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Kordon v. Newport

Court of Appeals of Tennessee, Knoxville

April 24, 2015

RITA MCCARTT KORDON, ET AL.
v.
BEULAH NEWPORT, ET AL.

Session January 15, 2015

Appeal from the Chancery Court for Scott County No. 9765 Andrew Tillman, Chancellor

Rita McCartt Kordon and Rose McCartt Young, Robbins, Tennessee, pro se appellants.

Kevin C. Stevens and Briton S. Collins, Knoxville, Tennessee, for the appellees, Beulah Newport, Edith Joyce Bailey, Wilma Faye Hensley, Earl Herman Moore, Violet Ruth Simpson, and Kenneth Byrd.

D. Michael Swiney, J., delivered the opinion of the Court, in which Charles D. Susano, Jr., C.J., and Thomas R. Frierson, II, J., joined.

OPINION

D. MICHAEL SWINEY, JUDGE

Background

In September of 2007 Rita McCartt Kordon and Frank McCartt ("Plaintiffs")[1]sued Beulah Newport, Edith Joyce Bailey, Wilma Faye Hensley, Earl Herman Moore, Violet Ruth Simpson, Kenneth Byrd, and Leon Byrd[2] ("Defendants") alleging, in part, that Defendants had created a cloud on title to real property located in Scott County, Tennessee allegedly owned by Plaintiffs. Plaintiffs and Defendants own real property located in Scott County, Tennessee that shares a common boundary line. Plaintiffs' complaint stated, among other things, that the boundary line at issue had been set in the case of General Byrd v. Wilma McCartt Woodby ("Byrd v. Woodby"), wherein in 1977 this Court affirmed the 1975 judgment of the Chancery Court of Scott County as to the boundary line, and alleged that Defendants had recorded a survey in April of 2007 ("the Egerton Survey") that "encroaches upon the land owned by the Plaintiffs . . . ." Plaintiffs also alleged that "after the Order was entered in 1975 the Plaintiffs and their family have utilized all the property as previously claimed in the Chancery Court action 4400 in an open and notorious manner."

Defendants answered the complaint and alleged that the Egerton Survey "accurately reflects the subject boundary previously established in [Byrd v. Woodby]." Defendants also filed a counterclaim alleging, in part, that Plaintiffs had filed a survey ("the Crutchfield Survey") that improperly depicted the boundary established in Byrd v. Woodby. Defendants sought a declaration that the Egerton Survey correctly depicted the boundary established in Byrd v. Woodby and an order requiring removal of the Crutchfield Survey from the public record.

Defendants filed a motion for partial summary judgment. Plaintiffs responded to the motion for partial summary judgment alleging, in part, that although the boundary line was established by Byrd v. Woodby, it "was never properly set by the Court or a surveyor, " and that Plaintiffs "have been in open notorious control of the real property for over thirty years, " and "have paid taxes on the area of real property in conflict for more than thirty years." After a hearing on the motion for partial summary judgment the Trial Court entered its order on July 28, 2011 finding and holding:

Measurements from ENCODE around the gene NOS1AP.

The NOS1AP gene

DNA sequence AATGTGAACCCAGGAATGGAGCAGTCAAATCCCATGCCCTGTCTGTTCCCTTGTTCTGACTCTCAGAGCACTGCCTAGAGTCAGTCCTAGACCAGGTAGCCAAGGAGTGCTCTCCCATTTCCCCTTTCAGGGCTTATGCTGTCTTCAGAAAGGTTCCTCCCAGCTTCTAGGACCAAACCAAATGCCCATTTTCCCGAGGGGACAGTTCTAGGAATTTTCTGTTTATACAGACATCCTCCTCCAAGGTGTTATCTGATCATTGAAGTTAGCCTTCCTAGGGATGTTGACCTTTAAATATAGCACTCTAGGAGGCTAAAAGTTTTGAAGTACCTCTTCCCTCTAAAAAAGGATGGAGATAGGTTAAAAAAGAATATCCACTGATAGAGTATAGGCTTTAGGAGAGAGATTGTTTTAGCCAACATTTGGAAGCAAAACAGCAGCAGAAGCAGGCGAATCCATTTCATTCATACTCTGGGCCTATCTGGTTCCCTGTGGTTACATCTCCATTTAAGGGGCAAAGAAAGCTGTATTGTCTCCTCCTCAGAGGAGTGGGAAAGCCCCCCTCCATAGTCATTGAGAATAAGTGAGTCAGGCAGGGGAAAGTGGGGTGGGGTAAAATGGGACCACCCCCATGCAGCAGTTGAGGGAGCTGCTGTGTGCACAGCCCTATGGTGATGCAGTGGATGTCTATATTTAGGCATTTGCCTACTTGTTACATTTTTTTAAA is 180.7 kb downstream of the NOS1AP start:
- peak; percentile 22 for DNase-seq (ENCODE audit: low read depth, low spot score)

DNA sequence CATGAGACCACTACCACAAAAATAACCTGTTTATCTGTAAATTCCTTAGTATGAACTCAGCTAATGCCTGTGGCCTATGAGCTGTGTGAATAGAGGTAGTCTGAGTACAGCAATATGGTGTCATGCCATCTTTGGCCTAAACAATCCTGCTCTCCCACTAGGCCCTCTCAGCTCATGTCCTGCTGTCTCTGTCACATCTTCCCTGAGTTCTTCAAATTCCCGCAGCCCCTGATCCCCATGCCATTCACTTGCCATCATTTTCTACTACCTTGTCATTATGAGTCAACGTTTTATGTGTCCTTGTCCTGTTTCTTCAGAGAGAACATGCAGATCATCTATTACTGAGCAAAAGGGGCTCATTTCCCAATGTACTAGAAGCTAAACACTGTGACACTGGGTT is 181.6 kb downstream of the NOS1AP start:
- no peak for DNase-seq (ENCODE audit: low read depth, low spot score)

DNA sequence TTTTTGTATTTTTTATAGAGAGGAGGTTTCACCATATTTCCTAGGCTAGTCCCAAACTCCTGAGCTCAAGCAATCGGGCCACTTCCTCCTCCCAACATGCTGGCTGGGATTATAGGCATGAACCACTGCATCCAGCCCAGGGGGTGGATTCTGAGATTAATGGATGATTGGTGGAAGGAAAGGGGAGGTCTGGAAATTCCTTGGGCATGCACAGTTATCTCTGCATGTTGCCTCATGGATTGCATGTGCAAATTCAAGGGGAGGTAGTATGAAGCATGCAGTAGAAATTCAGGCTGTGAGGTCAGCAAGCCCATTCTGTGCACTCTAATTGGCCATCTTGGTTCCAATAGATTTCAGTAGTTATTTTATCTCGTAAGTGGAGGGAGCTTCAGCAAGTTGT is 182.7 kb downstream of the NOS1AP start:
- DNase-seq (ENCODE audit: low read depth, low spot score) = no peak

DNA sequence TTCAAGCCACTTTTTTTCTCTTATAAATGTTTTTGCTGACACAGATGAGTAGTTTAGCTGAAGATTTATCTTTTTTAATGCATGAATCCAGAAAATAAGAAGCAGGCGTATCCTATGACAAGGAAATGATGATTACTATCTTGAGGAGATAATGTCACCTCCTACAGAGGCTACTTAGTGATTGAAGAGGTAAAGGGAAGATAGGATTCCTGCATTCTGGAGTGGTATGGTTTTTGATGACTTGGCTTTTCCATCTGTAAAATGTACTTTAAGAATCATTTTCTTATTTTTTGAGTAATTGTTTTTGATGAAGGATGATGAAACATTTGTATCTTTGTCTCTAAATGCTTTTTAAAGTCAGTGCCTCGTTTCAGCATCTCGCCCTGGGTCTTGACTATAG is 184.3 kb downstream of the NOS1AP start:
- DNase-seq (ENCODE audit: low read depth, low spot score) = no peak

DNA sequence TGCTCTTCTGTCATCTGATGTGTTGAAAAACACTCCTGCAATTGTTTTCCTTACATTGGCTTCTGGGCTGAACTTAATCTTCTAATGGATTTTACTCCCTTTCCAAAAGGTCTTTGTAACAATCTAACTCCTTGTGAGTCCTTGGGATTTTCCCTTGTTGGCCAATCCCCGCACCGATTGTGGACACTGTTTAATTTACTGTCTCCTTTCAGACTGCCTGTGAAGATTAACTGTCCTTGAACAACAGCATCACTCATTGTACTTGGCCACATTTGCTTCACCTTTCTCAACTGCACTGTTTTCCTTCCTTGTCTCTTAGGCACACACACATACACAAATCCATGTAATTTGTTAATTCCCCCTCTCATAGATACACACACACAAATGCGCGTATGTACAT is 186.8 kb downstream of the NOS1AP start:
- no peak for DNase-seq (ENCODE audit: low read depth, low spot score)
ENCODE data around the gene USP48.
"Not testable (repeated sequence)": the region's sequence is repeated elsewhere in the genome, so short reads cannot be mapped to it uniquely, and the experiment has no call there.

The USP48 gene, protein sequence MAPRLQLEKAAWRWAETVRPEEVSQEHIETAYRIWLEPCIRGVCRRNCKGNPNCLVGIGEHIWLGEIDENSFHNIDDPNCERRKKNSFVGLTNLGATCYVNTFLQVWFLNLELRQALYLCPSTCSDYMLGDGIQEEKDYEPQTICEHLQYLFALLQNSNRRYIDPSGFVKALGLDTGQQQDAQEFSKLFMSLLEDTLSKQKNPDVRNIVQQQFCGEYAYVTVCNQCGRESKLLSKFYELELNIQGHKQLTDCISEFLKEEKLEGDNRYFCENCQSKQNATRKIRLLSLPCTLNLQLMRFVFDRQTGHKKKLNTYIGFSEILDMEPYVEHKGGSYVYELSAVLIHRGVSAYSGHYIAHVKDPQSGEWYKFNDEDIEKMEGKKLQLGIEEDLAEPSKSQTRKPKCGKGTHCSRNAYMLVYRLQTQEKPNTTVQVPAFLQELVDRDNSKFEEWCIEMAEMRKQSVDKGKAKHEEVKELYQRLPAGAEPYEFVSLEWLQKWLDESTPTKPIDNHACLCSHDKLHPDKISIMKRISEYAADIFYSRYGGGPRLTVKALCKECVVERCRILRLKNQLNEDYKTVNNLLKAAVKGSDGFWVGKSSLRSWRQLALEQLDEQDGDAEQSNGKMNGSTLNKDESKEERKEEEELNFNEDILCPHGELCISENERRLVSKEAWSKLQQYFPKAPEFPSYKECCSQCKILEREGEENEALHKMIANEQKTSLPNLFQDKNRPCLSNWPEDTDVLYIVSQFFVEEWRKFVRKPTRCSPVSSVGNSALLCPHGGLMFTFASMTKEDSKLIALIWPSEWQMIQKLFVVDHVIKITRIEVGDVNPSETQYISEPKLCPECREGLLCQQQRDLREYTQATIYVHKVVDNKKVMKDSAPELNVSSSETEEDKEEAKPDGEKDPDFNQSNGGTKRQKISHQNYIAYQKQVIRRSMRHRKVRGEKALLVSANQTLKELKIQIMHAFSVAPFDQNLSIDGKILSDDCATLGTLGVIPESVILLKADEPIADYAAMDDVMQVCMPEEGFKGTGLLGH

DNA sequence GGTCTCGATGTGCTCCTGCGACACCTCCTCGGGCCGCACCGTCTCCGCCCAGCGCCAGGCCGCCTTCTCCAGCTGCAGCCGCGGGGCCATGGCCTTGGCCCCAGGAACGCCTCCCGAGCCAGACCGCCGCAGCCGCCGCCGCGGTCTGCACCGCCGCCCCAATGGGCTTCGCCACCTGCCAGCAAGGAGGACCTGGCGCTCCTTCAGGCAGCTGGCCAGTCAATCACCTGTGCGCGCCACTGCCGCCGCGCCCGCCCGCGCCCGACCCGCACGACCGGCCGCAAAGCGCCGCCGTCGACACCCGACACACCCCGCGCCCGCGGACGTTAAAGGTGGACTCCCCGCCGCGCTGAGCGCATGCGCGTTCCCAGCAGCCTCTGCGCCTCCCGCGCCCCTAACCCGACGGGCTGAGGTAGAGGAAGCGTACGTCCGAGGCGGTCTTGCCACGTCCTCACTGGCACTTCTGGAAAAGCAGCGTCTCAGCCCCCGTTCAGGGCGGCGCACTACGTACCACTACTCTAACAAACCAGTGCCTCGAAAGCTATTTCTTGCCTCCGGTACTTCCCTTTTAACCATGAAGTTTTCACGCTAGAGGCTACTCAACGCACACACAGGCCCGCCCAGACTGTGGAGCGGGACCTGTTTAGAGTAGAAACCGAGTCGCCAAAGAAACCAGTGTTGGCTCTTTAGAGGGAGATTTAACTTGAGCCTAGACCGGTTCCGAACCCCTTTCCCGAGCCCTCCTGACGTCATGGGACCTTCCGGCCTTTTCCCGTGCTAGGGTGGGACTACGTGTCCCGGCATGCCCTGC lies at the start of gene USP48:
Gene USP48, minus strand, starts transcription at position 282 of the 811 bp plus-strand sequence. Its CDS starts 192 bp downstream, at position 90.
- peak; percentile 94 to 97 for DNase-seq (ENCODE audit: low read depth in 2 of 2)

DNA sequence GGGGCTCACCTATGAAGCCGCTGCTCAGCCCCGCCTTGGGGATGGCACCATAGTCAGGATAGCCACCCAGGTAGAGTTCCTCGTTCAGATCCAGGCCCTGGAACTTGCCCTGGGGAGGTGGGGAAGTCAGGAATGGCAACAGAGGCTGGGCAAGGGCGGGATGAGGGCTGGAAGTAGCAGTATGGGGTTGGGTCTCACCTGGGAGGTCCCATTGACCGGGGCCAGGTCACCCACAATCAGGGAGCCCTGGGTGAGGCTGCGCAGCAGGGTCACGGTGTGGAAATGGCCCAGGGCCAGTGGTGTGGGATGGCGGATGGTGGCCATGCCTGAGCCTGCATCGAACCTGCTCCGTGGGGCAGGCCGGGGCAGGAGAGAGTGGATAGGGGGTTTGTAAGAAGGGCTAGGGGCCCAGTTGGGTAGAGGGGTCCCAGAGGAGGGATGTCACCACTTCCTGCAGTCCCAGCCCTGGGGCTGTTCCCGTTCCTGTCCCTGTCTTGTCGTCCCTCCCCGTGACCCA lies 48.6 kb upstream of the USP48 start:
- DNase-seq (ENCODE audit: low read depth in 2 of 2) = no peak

1. The Court shall conduct the trial in this case on the sole issue of Plaintiffs' request for a declaratory judgment to strictly enforce and confirm the precise location of the boundary line between the adjoining real properties owned by the respective parties hereto that was conclusively established by the Final Decree of this Court in Case no. 4400 dated October 10, 1975, which was affirmed by the Tennessee Court of Appeals, Eastern Section on March 11, 1977. Byrd v. Woodby et al., Scott County, Tennessee Chancery Court Case No. 4400 (Oct. 10, 1975), aff'd Tenn. Ct. App. (Mar. 11, 1977).
2. Plaintiffs' former counsel, Johnny V. Dunaway, previously sent correspondence to Defendants' former counsel, Timothy P. Webb, dated March 3, 2000 (the "Dunaway Correspondence") . . . wherein Mr. Dunaway expressly stated to Mr. Webb that "My clients [Plaintiffs] are not now claiming the 7 acres, although they originally thought they owned it and had requested Crutchfield to perform a survey of the 7 acres."
3. Based upon the express statements of Mr. Dunaway in the Dunaway Correspondence, Plaintiffs shall not be allowed to assert a claim in this case for adverse possession of the subject 7 acres unless they can introduce documentary evidence that Mr. Dunaway expressly retracted his statement in the Dunaway Correspondence, which conveyed to Defendants that his clients were not claiming the subject 7 acres, by sending written notice to Mr. Webb of his retraction within a reasonable time after making such statement. If Plaintiffs do not introduce such documentary evidence on or before August 13, 2011, then Plaintiffs' claim for adverse possession and any additional claims asserted by Plaintiffs, other that [sic] their claim for declaratory judgment, shall be dismissed.
On July 3, 2013 Defendants filed a motion for entry of a final judgment alleging, among other things, that Plaintiffs' suit should be dismissed for failure to prosecute pursuant to Tenn. R. Civ. P. 41.02. After a hearing, the Trial Court ...

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